We all learned this and we all know this. This is “the way things are”, it can’t be changed. It’s like the laws of physics. They are social structures but they aren’t controlled by people, governments and least of all policy. Even parties who thought that they could control them admitted (late, around 1997) that all we can do is tinker around the edges.


There. Is. No. Alternative.


Except there is. Or maybe there might be.


The funny thing about the independence referendum in Scotland is that it is difficult to pin down what exactly it is promising. There is the party of “government”, the SNP, that is offering us a manifesto of policies, the way they would like to do things if they had free reign over the governance of the country. I, like you possibly, am uneasy with that because it sounds like one group angling for total control. It would sound less like that if one or two of the other major groups/parties would offer a vision too, but that frankly isn’t going to happen for political reasons, so let it go.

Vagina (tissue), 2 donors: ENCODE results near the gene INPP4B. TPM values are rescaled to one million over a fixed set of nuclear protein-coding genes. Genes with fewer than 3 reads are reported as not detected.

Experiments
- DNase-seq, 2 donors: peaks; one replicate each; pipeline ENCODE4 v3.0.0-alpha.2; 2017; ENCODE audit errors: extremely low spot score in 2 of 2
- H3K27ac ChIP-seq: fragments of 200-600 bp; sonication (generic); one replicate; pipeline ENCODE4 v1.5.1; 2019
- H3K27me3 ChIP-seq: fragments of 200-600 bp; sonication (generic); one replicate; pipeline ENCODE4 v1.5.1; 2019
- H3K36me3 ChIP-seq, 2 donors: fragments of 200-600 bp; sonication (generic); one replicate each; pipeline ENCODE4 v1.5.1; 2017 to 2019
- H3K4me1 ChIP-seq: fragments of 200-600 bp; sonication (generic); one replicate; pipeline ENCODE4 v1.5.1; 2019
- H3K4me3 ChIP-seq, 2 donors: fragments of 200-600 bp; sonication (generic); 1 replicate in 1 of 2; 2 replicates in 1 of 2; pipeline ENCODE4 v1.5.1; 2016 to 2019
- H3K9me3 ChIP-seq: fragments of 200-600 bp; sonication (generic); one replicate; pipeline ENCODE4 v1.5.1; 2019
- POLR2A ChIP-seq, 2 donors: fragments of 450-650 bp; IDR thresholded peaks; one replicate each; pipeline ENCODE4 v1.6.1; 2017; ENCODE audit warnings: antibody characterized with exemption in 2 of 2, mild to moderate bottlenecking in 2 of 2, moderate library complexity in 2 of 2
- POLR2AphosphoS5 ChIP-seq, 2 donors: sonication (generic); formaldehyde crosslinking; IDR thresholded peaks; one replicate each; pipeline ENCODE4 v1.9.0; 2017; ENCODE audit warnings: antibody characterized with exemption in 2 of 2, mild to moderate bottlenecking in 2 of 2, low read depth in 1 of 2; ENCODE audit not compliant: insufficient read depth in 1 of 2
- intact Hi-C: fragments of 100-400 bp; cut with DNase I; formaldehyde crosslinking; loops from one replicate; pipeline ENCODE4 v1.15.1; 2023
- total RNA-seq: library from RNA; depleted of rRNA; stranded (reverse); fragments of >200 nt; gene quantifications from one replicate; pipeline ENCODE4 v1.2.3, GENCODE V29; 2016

So what are we left with?


We are left an alternative vision for a way of doing things differently, offered by lots of people and meaning different things to pretty much all of them. There’s a funny thing about visions, lots of people have them.


We live in a world where Blair promised that ‘things can only get better’. But we also live in a world where JFK promised that we will go to the moon by the end of the decade, where Dr King had a dream and where Dr Beveridge envisioned a National Health Service available to everyone and free at the point of use. There are lots of visions promised for an independent Scotland, and many of them may not come true, but no one ever achieved anything by succumbing to fear of the unknown.


What we do know is what succumbing to the fear will bring, we have evidence from the past for that.